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  • Four ripe asci, a i, a2, with eight spores, a 3, a4, with yeast-like conidia abstricted from the spores.

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  • Besides peritheca the members of the Erysiphaceae possess conidia borne in simple chains.

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  • They have characteristic conidiophores bearing numerous conidia, and also cleistothecia which are spherical in form and yellowish in colour.

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  • The conidia are fragrant and are carried by bees to the stigma of the bilberry; here they germinate with the pollen and the hyphae pass with the pollen tubes down the style; the former infect the ovules and produce sclerotia, therein reducing the fruits to a mummified condition.

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  • heteroica, is heteroecious; the ascospores infecting the leaves of Vaccinium uliginosum, while the conidia which then arise infect only Ledum palustre.

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  • Besides the special ascocarps, accessory reproductive organs are known in the majority of cases in the form of conidia.

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  • They have never been found to cause in fection, and they have not the characters of conidia; the large size of their nuclei, the reduction of their cytoplasm and the absence of reserve material and their thin cell wall all point to their being male gametes.

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  • Just as the uredospores and aecidiospores both show these specialized characters in the case of Puccinia graminis so we find that both the conidia and ascospores of E.

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  • If, however, conidia from B.

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  • hordaceus, the conidia which develop on that plant are now able to infect B.

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  • Left: low-power view of the characteristic branching conidiophores which bear clusters of gray conidia at their tips.

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  • conidiumduces conidia, which is the form the fungus disperses through air.

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  • conidium close-up showing the bulbous tips of the conidiophore branches, bearing immature conidia.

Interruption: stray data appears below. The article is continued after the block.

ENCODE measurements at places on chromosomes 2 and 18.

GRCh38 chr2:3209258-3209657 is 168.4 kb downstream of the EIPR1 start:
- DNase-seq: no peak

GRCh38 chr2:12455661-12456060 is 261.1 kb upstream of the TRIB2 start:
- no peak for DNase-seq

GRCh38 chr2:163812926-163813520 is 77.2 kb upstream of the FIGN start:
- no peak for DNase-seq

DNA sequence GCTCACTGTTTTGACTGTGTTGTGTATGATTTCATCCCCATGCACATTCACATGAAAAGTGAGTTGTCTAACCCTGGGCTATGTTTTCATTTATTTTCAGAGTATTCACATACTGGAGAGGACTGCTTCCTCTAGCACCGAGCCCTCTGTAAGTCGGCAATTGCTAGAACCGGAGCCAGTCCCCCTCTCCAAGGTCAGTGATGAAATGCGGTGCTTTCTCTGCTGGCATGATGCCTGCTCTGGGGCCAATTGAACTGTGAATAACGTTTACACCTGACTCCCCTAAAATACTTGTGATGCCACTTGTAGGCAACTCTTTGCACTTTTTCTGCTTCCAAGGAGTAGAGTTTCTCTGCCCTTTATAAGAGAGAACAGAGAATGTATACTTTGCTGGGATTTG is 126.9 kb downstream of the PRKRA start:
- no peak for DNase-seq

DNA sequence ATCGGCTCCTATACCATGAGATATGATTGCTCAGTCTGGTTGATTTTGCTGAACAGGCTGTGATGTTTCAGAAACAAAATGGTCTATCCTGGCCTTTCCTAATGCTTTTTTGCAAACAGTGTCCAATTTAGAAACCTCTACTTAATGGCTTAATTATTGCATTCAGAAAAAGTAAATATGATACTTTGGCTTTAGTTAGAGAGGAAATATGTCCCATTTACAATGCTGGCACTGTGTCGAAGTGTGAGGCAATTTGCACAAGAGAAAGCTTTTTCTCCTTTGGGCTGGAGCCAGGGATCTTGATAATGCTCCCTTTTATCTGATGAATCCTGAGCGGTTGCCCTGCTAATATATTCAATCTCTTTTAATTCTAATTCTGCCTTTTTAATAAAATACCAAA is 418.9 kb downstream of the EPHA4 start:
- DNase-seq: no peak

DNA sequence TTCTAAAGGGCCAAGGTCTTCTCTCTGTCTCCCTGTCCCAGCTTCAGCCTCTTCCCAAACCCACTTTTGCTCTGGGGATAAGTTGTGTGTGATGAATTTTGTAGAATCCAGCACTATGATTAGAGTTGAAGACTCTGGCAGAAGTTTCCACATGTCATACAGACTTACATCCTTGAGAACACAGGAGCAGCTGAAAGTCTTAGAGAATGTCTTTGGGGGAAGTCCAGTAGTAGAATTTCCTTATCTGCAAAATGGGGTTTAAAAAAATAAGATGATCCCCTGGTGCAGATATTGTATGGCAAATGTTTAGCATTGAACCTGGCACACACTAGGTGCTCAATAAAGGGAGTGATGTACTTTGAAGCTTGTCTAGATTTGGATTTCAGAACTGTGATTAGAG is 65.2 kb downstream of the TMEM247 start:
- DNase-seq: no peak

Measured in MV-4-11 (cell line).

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  • conidiumonidiophore had three to eight barrel-shaped conidia formed in chain (Fig.

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  • conidiumgh our specimen had smaller conidia it was otherwise identical to Braun's description.

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  • conidiumplants were inoculated by shaking conidia from powdery mildew infected leaves onto the leaves of the healthy plants.

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  • conidiumer to disperse themselves widely they produce spores called conidia.

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  • conidium conidia were also observed by Jackson (1961 ).

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  • conidiumplants were inoculated by shaking fresh conidia from naturally infected plants having abundant sporulation onto the leaves of healthy plants.

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  • conidiume, single-celled primary and secondary conidia were borne on conidiophores.

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  • Grows to form a fungus-like, branching mycelium with aerial hyphae bearing conidia.

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  • mycelium epiphytic mycelia and conidia were present on leaves; forming thin, irregular colonies on either sides of leaves (Fig.

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  • A conidial suspension of the fungus (1x 10 6 conidia per ml) was sprayed on young hazelnut and walnut twigs.

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  • The Mycomycetes may be divided as follows: (A) forms bearing both sporangia and conidia (see Fungi), (B) forms bearing conidia only, e.g.

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  • In some of the true Ascomycetes, such as Penicillium glaucum, the conidia if grown in saccharine solutions, which they have the power of fermenting, develop single cell yeast-like forms, and do not - at any rate for a time - produce again the characteristic branching mycelium.